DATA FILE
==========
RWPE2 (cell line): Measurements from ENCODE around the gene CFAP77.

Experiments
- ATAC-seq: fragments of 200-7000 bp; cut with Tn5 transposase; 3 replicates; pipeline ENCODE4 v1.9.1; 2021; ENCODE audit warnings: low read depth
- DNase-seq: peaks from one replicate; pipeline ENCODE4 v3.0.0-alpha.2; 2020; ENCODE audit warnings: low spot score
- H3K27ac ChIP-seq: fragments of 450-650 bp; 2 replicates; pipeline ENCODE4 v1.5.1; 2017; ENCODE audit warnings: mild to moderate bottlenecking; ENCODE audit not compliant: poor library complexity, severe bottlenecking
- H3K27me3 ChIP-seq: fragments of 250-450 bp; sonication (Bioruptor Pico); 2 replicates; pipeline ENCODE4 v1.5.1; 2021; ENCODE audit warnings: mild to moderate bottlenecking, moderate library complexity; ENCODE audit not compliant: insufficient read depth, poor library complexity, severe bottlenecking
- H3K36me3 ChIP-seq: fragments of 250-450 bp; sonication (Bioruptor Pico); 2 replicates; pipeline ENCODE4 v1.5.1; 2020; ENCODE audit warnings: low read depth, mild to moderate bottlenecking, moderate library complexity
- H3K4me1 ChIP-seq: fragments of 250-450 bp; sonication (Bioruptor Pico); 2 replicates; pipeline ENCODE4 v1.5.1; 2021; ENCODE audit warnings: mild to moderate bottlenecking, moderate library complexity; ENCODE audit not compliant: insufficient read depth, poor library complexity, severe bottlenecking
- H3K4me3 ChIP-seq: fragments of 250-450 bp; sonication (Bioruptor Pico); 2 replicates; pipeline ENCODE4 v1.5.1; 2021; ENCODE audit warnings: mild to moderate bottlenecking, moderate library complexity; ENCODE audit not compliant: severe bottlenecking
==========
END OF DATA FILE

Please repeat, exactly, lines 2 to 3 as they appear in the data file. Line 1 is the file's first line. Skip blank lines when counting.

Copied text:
Experiments
- ATAC-seq: fragments of 200-7000 bp; cut with Tn5 transposase; 3 replicates; pipeline ENCODE4 v1.9.1; 2021; ENCODE audit warnings: low read depth